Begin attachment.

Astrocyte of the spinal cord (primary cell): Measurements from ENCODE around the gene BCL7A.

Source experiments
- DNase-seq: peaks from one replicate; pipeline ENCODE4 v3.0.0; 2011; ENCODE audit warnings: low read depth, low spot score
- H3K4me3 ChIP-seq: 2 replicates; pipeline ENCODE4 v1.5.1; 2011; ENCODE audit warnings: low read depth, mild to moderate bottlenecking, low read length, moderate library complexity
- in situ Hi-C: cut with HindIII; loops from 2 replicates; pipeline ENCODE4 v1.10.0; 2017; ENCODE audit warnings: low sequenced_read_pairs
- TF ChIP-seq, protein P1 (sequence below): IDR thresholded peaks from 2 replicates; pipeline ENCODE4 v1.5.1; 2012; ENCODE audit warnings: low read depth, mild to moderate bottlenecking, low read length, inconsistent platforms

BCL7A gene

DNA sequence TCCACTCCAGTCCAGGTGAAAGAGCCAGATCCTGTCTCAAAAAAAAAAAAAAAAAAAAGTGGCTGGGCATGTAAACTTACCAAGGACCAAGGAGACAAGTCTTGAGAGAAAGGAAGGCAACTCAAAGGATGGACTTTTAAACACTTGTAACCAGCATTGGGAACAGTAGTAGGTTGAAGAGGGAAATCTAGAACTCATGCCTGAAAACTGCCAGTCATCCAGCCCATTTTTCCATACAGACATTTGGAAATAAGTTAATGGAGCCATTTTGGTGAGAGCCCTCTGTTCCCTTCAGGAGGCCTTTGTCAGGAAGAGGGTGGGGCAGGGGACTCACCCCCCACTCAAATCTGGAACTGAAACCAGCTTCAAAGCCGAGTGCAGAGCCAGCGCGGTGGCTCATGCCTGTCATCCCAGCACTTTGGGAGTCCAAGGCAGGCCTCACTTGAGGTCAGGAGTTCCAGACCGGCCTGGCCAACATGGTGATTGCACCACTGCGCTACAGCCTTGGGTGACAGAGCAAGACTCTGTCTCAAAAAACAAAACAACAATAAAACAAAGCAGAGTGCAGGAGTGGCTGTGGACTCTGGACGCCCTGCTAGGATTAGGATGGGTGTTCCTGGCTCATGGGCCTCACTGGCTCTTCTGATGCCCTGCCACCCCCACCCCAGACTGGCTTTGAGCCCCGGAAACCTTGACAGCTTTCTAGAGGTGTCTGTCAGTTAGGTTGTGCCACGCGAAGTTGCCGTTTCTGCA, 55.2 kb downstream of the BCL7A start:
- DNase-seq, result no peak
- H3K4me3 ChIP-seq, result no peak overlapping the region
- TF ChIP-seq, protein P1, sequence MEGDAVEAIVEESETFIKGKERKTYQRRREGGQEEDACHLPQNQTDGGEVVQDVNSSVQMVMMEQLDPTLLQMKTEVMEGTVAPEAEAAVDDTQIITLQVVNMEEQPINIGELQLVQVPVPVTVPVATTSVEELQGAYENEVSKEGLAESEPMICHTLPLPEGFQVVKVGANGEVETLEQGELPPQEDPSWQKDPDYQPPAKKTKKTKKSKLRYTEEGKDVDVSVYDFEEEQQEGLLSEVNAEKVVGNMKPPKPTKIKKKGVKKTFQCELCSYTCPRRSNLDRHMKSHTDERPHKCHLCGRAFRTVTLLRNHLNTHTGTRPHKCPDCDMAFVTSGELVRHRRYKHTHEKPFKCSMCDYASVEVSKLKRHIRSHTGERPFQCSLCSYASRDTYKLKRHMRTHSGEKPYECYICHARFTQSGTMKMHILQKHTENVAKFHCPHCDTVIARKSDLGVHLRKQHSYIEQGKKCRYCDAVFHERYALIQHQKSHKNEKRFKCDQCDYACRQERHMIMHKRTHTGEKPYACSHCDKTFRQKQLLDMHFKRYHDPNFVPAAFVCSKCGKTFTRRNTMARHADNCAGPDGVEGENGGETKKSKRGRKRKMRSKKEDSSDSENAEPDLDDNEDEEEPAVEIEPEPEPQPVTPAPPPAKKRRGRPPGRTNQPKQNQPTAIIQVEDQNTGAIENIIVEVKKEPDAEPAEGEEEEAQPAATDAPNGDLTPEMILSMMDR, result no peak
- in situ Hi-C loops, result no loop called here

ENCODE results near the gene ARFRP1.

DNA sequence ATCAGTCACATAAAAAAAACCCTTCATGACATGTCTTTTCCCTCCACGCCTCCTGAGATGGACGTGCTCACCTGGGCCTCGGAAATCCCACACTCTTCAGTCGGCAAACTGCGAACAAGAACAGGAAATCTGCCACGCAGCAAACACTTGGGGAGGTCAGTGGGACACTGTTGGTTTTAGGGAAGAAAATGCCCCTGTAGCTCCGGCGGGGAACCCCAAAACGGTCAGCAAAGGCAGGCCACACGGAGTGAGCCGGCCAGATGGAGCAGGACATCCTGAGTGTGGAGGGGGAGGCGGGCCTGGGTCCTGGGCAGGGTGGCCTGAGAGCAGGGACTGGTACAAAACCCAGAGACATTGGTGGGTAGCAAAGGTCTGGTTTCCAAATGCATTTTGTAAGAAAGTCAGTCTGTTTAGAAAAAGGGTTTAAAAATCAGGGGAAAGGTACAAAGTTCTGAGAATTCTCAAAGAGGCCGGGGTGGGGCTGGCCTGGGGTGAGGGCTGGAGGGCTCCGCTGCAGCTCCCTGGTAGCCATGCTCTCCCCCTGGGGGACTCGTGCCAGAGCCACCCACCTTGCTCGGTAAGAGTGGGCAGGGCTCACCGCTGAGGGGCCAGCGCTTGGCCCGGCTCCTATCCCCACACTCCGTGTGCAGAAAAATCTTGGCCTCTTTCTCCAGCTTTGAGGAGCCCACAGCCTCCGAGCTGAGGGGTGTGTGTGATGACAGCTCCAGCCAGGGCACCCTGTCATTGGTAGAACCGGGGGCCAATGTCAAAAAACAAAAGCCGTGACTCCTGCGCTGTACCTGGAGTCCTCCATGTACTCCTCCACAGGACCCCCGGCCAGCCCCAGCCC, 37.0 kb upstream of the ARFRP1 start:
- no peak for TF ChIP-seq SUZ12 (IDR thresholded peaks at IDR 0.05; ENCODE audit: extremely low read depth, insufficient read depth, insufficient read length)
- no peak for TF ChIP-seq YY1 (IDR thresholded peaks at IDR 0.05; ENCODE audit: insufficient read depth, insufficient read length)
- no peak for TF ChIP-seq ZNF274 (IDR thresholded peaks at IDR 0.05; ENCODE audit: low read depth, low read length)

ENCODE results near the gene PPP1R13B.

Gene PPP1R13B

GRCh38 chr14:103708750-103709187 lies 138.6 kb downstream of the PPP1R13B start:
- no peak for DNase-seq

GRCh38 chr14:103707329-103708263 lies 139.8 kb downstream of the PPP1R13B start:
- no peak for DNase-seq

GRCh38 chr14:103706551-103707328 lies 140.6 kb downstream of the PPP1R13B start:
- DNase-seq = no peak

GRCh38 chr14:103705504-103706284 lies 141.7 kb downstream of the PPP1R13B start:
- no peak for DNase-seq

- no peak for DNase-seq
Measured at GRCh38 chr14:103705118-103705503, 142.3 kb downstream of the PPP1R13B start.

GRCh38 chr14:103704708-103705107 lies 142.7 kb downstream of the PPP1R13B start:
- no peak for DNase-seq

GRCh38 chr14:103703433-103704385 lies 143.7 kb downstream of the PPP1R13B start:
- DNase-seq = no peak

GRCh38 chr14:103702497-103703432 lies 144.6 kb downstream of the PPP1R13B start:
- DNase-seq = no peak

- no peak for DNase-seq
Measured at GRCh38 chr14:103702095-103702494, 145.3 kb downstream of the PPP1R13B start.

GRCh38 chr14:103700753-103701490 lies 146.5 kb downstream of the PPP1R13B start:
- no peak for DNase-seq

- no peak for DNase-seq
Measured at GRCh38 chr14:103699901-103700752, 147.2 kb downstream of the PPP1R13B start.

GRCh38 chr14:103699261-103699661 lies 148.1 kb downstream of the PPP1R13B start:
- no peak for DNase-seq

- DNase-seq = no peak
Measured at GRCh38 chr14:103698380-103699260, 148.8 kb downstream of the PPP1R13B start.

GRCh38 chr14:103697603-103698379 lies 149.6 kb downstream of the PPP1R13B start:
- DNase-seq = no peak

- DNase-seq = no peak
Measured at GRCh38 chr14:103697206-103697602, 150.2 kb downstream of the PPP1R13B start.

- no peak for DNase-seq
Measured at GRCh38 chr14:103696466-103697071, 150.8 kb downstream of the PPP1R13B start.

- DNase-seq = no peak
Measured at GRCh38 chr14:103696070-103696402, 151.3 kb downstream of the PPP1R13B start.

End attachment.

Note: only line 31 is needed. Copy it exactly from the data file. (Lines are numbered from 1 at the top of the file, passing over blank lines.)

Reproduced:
- no peak for DNase-seq